Dismiss Notice
Join Physics Forums Today!
The friendliest, high quality science and math community on the planet! Everyone who loves science is here!

Math Fun Day!

  1. Nov 2, 2005 #1

    The seniour mathematics teacher at my school has given me (and a few others) the task of designing a 'Math Fun Day'; an event in which about 200 crazy 12-13 year olds visit our science and mathematics school to participate in mathematical activities/games.

    We're running short on ideas for math activities that are somewhat informative whilst also fun... and so are the teachers obviously - as they gave the task to us.

    Can YOU come up with any ideas? as long as it doesnt involve red cordial and is easy enough for the young minds to understand, we will most probably use it.

    Note: the kids will be in groups - 6 per group.

  2. jcsd
  3. Nov 2, 2005 #2
    How about something along the lines of an old Bagatelle type game?

    It would be easy to make.

    A piece of plywood with small nails hammered partly the way through it.
    A number of small balls
    Numbered slots at the bottom for the ball to drop into.

    You could have theme games like playing 'Pontoon' with the child having to drop the ball into the game and having to add up the numbers the ball drops into. The closest to 21 wins the game???

    You may even have 'special' coloured balls that have 'special powers' such as minusing a number.

    Just an idea :shy:
  4. Nov 2, 2005 #3
  5. Nov 2, 2005 #4
    find a book on recreational math, like coxeter/ball's mathematical recreations & essays. they've got stuff about mazes & that puzzle with the 2 jugs where one jug can hold 5 litres, the other can hold 8 litres but you need to get 4 litres somehow by pouring the liquid from jug to jug. there's a cool general method on how to solve that problem, it's in coxeter's geometry revisited & is probably in the coxeter/ball book also.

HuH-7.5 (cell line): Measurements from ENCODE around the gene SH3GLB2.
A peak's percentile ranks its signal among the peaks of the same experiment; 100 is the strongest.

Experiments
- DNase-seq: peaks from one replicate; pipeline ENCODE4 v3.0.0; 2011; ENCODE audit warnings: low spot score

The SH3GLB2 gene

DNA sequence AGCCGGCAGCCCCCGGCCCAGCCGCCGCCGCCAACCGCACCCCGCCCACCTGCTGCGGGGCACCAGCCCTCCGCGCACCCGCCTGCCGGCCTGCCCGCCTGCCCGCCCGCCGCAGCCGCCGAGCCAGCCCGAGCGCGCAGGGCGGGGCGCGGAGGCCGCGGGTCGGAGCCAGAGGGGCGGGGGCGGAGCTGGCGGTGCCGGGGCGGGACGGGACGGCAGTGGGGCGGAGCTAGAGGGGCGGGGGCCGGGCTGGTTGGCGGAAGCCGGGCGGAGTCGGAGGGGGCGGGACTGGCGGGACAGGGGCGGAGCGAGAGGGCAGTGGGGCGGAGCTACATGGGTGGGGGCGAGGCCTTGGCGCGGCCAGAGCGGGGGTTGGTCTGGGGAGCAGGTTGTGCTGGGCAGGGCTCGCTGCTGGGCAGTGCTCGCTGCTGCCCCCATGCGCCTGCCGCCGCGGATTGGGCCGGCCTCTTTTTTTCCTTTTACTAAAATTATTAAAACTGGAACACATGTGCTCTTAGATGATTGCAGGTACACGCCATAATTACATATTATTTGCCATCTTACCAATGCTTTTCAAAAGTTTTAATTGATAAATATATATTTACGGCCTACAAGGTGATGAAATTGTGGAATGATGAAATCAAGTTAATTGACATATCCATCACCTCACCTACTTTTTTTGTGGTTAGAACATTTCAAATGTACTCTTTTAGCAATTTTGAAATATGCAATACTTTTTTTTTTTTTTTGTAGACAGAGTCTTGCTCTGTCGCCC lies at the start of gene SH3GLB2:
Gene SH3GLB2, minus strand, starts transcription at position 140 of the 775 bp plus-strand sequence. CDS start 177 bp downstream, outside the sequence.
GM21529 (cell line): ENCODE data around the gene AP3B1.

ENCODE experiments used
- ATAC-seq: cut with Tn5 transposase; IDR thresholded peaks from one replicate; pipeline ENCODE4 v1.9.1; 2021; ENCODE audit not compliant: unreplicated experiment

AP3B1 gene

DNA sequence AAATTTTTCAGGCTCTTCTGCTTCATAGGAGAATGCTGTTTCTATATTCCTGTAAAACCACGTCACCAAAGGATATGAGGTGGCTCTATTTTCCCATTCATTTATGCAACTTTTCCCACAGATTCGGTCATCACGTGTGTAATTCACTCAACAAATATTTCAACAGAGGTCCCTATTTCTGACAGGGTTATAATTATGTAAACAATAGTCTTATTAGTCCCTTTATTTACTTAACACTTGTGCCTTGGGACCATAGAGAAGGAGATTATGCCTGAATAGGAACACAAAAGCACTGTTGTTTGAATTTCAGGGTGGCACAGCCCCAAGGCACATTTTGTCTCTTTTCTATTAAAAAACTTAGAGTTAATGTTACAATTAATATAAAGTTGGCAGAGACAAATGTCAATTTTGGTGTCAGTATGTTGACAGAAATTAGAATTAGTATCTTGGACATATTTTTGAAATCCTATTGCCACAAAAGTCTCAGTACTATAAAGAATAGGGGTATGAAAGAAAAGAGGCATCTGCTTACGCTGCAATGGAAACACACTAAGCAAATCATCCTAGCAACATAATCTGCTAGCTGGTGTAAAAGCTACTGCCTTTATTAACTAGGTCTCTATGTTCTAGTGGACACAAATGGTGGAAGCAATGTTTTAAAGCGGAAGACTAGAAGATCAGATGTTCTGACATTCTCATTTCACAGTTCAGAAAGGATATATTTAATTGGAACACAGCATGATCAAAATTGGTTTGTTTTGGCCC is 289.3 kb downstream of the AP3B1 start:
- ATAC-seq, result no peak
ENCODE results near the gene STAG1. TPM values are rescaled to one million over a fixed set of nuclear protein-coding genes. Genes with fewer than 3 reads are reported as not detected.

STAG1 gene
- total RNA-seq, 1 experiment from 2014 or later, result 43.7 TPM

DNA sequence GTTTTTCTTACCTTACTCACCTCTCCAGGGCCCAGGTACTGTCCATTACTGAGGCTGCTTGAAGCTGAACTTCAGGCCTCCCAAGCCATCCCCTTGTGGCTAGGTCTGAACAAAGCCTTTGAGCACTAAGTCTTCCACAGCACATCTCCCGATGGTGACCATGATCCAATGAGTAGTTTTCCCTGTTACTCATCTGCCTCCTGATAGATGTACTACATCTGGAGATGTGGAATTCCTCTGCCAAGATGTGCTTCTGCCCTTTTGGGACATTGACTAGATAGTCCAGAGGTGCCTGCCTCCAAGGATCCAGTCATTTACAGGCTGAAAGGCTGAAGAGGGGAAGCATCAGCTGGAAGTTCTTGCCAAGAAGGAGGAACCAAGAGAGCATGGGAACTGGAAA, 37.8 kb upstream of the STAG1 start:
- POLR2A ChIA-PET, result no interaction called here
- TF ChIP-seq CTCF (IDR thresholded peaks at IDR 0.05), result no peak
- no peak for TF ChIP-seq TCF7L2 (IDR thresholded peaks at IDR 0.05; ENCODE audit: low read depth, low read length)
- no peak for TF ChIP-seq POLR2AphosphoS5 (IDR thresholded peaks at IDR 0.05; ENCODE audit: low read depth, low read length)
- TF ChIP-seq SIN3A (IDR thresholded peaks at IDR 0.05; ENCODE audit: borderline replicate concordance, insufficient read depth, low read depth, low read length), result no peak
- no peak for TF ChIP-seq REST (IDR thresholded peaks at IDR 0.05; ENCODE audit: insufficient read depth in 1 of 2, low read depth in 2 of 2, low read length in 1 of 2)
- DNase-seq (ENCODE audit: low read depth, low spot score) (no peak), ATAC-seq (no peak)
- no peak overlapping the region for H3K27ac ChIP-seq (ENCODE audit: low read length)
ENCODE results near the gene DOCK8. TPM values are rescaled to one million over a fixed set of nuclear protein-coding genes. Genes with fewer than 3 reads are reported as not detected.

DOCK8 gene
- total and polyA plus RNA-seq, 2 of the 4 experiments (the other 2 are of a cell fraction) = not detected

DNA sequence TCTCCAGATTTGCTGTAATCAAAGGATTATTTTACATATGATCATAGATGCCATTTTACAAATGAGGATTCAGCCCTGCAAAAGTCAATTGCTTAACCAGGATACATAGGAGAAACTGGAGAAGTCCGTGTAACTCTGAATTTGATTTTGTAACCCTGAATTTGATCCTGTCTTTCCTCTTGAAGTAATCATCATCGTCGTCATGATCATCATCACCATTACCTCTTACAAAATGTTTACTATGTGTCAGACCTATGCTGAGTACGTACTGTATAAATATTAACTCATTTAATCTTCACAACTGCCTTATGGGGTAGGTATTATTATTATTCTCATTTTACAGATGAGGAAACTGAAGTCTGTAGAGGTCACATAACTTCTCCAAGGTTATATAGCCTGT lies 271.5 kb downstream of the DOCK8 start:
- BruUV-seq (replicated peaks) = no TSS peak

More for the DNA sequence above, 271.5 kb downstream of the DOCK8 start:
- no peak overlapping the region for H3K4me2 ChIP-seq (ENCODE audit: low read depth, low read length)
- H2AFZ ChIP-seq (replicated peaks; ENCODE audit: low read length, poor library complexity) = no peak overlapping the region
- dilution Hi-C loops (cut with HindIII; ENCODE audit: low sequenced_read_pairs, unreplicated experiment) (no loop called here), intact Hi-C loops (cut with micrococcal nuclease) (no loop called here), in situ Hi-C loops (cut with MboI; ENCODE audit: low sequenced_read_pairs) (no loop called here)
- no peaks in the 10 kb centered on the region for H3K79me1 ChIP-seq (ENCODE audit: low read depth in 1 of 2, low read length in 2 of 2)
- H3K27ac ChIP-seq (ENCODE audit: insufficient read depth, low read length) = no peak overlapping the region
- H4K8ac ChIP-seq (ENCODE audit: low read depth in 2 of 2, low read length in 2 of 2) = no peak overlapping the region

re: origami there's a mathfest thing @ my school where we made the 5 platonic solids out of paper & explained all their properties (the dual concept, etc)
  6. Nov 2, 2005 #5


    User Avatar
    Gold Member

    hmmm...I'm 13 and I know that half of my grade is at about a 5th grade math level (The people I know are very stupid) make it easy or so hard that they won't get it :devil:
  7. Nov 2, 2005 #6


    User Avatar
    Staff Emeritus
    Science Advisor
    Gold Member

    Is it planned so they only interact with their group, or can you set things up with competitions between groups?

    I'm thinking of something like a game of tag, but you'd need a larger group than 6 to really make it fun. Have the kids wear sheets of paper with numbers or operators on them (turned backward so you can't see them). Whoever is "it" has to tag someone from the opposing team (one team can have operators and one numbers). Whenever someone is tagged "it" they reveal their sign, it gets recorded on a "score board" and they quickly grab a new sign to wear (so they don't memorize who has what on their sign). Some of the signs (equal numbers for each team) will have an equal sign on them. When someone with an equal sign is tagged it, the team that tagged them will have some amount of time (30 seconds?) to do the arithmetic (this could get pretty involved if it takes them a long time to tag someone with an equal sign; you could probably make the game harder or easier to adjust for age level by including more or fewer equal signs interspersed among the numbers and operators and giving them the option to work it out on the board or to have to do it in their heads). If they get it right, they get bonus points, if they get it wrong, the other team can try to answer to steal the points. Then they resume playing.
Share this great discussion with others via Reddit, Google+, Twitter, or Facebook